Don’t have much time, and can’t fix every page with more than a 50% bounce rate? No problem: Just sort your pages by bounce rate and review, say, the ten pages with the highest bounce rate. That will address the worst offenders and maximize your time.

Here’s what to look for when you review those pages:

  • Are the title tag and meta description promising something your page doesn’t actually deliver?
  • Does the page load slowly?
  • Is the page mobile-friendly?
  • Is the opening paragraph enticing and informative?
  • Is there a pop-up that could be bothering people?
  • Is there an auto-play video (with audio) on the page that’s causing people to panic when their computer suddenly starts playing your video unexpectedly?
  • Does the page just need to be updated?

A high bounce rate could be caused by any of those things, or by something else entirely. The only way to know is to look.

You may have to look on multiple devices to find the issue. Or you may need to clear your browser’s cookies, so you can experience your site as close to how a first-time visitor would see it. You might even want to hire an intern, a freelancer, or an SEO agency to review your pages. They can often be more objective about what’s broken than you can be.

2. Behavior > Site Search > Search Terms.

Does your site have a search bar? If it does, this is an excellent way to see not only what your website visitors are looking for, but what they are looking for and not finding.

If you don’t have a site search bar set up, consider doing that… if only so you can see these reports. There are instructions for how to set up a site search bar here.

Once that’s set up, you can access your Site Search reports. (Or, of course, you can set up Whatagraph to automatically send you those reports in a nice, easy to read email).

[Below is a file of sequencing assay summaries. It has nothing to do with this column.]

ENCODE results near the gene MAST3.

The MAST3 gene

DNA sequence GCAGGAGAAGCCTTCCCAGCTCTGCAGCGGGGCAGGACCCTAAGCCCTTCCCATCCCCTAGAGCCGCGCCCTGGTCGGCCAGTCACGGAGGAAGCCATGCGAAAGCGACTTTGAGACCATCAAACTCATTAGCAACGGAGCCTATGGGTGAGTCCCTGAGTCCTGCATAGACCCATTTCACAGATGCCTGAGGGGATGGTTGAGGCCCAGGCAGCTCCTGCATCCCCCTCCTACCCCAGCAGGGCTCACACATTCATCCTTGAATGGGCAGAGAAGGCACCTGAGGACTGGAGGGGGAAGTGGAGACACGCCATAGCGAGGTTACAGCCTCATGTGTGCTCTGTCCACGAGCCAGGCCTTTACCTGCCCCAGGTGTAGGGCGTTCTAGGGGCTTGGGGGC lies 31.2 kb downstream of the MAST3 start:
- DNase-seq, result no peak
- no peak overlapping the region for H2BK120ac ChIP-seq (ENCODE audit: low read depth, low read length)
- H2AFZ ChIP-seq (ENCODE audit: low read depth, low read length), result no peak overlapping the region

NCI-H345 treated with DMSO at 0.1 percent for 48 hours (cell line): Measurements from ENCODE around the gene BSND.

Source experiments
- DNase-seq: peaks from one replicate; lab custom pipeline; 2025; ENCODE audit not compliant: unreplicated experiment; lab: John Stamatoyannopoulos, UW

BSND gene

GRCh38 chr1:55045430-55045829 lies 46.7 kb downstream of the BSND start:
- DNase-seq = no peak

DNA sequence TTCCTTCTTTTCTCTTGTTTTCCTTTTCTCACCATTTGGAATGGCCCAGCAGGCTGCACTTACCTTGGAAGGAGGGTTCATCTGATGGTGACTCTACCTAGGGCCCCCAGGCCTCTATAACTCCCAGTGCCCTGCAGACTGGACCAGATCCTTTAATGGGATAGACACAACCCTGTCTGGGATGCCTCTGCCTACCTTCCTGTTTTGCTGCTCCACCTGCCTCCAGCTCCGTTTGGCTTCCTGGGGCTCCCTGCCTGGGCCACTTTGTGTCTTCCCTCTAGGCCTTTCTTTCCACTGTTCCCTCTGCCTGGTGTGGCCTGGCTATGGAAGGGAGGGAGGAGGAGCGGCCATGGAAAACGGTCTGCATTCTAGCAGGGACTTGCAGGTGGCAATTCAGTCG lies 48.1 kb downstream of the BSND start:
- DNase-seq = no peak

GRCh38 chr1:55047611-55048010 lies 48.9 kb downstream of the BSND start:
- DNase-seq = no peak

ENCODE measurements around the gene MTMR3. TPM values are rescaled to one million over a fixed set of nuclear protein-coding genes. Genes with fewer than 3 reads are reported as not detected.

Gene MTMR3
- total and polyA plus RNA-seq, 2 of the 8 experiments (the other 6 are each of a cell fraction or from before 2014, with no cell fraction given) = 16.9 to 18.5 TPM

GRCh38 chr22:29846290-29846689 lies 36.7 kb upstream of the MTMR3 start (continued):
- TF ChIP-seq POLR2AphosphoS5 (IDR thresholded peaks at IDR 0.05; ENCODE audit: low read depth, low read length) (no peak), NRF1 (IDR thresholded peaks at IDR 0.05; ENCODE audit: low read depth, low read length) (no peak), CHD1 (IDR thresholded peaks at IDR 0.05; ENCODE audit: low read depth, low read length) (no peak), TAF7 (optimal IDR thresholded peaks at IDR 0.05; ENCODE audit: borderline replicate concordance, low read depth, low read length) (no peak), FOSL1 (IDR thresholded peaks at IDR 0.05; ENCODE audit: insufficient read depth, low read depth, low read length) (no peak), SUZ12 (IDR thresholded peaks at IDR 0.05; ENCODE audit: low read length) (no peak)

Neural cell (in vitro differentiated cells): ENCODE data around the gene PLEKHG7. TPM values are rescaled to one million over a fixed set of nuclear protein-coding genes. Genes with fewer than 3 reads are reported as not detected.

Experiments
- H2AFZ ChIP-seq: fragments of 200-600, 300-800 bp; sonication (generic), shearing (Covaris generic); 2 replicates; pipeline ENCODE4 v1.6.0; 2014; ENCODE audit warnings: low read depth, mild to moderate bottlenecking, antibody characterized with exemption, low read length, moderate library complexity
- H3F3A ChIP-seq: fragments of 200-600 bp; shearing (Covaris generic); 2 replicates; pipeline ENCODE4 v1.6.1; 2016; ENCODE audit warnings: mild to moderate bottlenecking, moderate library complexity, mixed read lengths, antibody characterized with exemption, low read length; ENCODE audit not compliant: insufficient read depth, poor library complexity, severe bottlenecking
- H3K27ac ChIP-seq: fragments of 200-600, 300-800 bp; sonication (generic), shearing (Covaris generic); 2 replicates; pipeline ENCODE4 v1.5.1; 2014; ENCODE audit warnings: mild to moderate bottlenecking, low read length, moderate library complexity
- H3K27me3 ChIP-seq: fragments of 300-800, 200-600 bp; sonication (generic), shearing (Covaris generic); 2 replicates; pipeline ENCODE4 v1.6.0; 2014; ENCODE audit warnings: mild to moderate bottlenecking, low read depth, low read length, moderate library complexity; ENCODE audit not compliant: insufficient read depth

Site Search reports will show you things like

  • What percentage of people are using your search bar
  • Which pages people tend to search from
  • The terms people use when they search
  • The terms people searched for right before they left your site

Here’s what to do with this information:

  • If any pages tend to generate a lot of search bar use, is it possible people aren’t finding what they want on those pages?
  • Are you getting any ideas for content just by looking at the terms people are searching for?
  • Would it be worth re-designing your website’s header or footer area based on what people are searching for? Maybe people are searching for terms that your navigation menu should include.

To see the terms people searched for right before they left your site, add a secondary dimension to your search terms report so that you can see the exit pages for each search term. This is often a huge red flag for content your visitors wanted and expected, but were not able to find. We recommend creating this missing content for them as soon as possible.

If you want to add this data to your automated Whatagraph reports, it’s really easy to do. Just edit the report and add the “Top 5 most popular inside searches” widget. It’ll look a bit like this, but with your site’s data showing:

Google Analytics top searches report

3. Acquisition > Search Console > Queries

We just covered how to use your site’s search function to find content ideas. This next point is about how to use the information Google has about who’s coming to your website.

First, you’ll need to